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Suppose we have a normal distribution like

$ f(x) = \mathcal{N}(\mu = 30, \sigma^2=10) $

and we transform it to another function by multiplying it to

$ g(x) = 2x^2 $

the result would be:

$ f(x).g(x) = h(x) = \frac{2x^2}{\sqrt{2\pi}.\sigma}.e^{-\frac{(x-\mu)^2}{2.\sigma}} $

h(x) is not a normal distribution anymore, and it is not a p.d.f. either. The question is how we can transform it to a p.d.f?

After converting to a p.d.f, the result might not be a normal distribution. How we can find the $\mu$ for the new distribution? How about $\sigma^2$ ?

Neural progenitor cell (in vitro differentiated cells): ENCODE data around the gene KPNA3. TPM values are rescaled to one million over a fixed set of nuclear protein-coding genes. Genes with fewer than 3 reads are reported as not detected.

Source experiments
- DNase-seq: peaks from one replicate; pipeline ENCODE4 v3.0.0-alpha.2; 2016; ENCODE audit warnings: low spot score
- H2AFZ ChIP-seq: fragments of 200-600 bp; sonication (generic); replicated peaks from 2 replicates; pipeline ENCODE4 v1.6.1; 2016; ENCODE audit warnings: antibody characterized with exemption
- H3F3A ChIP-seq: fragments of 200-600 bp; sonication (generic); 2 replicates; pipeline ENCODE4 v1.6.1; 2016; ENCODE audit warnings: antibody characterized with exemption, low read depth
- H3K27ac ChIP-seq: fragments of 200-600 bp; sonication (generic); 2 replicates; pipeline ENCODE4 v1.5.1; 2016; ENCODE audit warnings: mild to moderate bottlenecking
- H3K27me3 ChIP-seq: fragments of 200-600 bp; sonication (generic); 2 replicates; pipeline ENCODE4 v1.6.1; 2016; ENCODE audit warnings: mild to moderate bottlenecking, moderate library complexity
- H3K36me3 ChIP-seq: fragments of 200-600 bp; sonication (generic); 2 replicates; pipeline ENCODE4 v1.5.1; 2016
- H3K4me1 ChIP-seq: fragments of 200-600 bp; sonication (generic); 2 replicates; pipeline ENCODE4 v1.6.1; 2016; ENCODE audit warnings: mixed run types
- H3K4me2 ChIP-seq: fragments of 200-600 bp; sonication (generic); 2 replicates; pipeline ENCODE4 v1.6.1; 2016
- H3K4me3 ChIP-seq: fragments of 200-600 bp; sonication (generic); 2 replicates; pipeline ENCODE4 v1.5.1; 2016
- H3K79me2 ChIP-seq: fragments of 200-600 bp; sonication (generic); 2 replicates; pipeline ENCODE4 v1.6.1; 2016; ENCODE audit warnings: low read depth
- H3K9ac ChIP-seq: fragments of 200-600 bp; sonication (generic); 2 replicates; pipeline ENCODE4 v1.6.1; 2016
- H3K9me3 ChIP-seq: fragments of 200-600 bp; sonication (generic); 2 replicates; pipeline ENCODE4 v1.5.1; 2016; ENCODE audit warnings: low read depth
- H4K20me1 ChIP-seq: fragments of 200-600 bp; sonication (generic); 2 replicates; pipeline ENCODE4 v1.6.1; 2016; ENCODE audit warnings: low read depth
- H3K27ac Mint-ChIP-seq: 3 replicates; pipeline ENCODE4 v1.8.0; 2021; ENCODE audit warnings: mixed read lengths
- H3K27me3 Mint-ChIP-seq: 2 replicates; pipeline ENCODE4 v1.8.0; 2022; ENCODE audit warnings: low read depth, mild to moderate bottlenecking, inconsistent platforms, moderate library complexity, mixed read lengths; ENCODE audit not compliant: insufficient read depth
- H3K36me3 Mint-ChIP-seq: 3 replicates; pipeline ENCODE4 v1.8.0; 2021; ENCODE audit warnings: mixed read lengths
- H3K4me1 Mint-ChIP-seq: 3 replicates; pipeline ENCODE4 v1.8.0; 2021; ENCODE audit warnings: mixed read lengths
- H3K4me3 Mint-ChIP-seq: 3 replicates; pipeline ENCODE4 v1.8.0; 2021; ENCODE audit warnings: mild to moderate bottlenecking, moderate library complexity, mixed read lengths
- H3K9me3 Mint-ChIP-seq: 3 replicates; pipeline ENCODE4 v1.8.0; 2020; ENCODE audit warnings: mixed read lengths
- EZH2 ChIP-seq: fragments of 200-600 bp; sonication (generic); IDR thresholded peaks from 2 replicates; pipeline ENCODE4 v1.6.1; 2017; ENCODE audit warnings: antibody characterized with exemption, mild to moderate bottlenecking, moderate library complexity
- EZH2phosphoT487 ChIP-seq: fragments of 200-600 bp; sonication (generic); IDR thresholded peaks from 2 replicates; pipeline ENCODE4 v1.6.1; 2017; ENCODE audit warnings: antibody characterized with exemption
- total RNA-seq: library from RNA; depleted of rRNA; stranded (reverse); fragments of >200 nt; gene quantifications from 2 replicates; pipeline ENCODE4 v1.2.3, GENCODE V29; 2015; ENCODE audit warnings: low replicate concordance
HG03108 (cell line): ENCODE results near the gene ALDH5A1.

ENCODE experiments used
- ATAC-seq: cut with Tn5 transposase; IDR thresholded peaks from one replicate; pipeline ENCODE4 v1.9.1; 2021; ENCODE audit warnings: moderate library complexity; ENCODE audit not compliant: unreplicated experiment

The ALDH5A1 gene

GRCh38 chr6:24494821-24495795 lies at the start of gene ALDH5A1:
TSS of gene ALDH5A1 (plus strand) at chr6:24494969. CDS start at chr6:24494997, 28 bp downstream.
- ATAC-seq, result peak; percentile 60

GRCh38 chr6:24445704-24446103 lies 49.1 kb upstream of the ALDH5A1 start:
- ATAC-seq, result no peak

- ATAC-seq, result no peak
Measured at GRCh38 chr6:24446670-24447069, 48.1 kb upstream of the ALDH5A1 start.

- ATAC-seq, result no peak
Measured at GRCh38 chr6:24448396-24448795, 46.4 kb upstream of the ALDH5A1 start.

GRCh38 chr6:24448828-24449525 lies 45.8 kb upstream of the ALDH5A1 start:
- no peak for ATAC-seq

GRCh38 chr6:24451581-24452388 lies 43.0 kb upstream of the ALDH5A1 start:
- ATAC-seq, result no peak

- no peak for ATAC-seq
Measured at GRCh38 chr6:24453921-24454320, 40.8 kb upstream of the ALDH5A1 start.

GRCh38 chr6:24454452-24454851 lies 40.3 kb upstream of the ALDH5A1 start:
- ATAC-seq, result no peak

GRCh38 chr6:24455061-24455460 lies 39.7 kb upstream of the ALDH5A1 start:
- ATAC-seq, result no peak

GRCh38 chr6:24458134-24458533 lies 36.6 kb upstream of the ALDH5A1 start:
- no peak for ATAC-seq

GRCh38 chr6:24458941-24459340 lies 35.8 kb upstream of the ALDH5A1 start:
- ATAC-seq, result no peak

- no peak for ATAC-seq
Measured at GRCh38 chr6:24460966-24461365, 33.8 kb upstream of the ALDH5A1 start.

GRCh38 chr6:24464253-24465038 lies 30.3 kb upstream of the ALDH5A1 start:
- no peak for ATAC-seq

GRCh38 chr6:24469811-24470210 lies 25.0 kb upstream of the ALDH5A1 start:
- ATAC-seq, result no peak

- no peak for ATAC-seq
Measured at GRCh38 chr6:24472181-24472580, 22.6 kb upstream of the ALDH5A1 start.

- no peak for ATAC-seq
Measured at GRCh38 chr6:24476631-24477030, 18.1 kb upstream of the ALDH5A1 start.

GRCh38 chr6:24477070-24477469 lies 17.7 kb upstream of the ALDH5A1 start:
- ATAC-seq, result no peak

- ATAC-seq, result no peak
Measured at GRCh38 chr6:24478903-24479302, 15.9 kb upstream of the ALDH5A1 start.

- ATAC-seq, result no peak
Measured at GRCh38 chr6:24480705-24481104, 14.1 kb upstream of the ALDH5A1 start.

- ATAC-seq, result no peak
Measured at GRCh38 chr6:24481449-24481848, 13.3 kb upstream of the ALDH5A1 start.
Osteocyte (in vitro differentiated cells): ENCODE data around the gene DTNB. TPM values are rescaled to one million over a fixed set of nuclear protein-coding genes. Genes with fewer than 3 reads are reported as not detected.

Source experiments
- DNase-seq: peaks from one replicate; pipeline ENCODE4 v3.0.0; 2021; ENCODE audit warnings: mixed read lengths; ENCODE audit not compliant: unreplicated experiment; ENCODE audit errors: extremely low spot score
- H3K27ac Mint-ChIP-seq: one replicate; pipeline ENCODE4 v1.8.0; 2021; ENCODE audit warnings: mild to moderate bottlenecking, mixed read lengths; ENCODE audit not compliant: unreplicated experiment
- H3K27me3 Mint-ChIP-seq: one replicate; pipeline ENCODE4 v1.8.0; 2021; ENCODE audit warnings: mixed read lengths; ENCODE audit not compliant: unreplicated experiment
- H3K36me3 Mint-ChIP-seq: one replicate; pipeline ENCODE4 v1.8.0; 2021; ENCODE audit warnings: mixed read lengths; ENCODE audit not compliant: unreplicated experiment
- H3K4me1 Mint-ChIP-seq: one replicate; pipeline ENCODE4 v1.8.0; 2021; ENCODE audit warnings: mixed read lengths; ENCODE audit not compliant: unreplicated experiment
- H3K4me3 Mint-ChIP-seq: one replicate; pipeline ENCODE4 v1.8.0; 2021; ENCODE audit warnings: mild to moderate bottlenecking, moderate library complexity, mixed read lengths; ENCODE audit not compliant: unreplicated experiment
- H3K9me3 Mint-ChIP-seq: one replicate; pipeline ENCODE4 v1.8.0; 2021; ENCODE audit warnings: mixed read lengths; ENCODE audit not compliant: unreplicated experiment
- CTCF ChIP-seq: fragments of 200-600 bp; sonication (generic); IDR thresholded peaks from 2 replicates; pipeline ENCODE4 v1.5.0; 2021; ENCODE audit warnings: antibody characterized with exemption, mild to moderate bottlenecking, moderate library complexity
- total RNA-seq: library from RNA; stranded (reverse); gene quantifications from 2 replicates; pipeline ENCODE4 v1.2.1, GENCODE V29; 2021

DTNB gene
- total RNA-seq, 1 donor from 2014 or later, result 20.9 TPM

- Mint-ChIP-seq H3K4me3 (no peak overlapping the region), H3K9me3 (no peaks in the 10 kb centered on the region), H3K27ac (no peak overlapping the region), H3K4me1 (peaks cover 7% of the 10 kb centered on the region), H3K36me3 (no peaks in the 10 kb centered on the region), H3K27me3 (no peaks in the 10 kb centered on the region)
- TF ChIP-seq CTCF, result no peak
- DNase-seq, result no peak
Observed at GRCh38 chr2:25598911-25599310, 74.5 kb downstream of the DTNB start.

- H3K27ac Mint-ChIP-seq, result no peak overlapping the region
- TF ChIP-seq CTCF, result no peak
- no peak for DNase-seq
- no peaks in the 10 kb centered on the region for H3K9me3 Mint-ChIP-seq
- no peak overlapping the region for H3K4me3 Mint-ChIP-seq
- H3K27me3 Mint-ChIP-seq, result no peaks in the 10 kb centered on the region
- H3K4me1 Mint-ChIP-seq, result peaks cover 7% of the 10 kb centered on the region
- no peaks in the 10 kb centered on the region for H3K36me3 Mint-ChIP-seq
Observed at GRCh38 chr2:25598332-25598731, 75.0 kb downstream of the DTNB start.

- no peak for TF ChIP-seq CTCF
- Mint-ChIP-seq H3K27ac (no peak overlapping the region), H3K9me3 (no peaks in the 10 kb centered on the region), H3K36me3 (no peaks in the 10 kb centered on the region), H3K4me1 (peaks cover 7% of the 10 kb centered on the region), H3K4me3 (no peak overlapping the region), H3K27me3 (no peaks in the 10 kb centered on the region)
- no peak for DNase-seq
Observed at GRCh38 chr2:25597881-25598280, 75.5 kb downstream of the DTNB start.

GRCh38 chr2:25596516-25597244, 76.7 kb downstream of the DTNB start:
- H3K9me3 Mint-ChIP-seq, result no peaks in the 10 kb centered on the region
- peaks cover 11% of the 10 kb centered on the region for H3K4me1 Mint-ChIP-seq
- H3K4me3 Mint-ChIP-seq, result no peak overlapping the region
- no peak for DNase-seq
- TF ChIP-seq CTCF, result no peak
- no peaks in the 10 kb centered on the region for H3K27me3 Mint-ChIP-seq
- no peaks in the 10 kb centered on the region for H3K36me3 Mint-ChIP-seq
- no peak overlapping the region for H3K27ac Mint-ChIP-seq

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The integral $\int_{-\infty}^\infty h(x)\,dx$ can be explicitly calculated. Divide by that to get a density. Then the mean and variance can be calculated by the usual formulas. Basically we need the integral of $x^3f(x)$ for the mean, and the integral of $x^4f(x)$ to find the variance, where $f(x)=e^{-(x-\mu)^2/(2\sigma)}$. The integrals can be done by parts, or more easily by looking up the moments of the normal. – André Nicolas Jul 10 '12 at 4:37
up vote 1 down vote accepted

The simplest way would be to multiply by 1 over the integral of the new function, so that it becomes a P.D.F. As to what kind of distribution this would yields we'd have to check, but you could find the mean by regular ways, such as integration.

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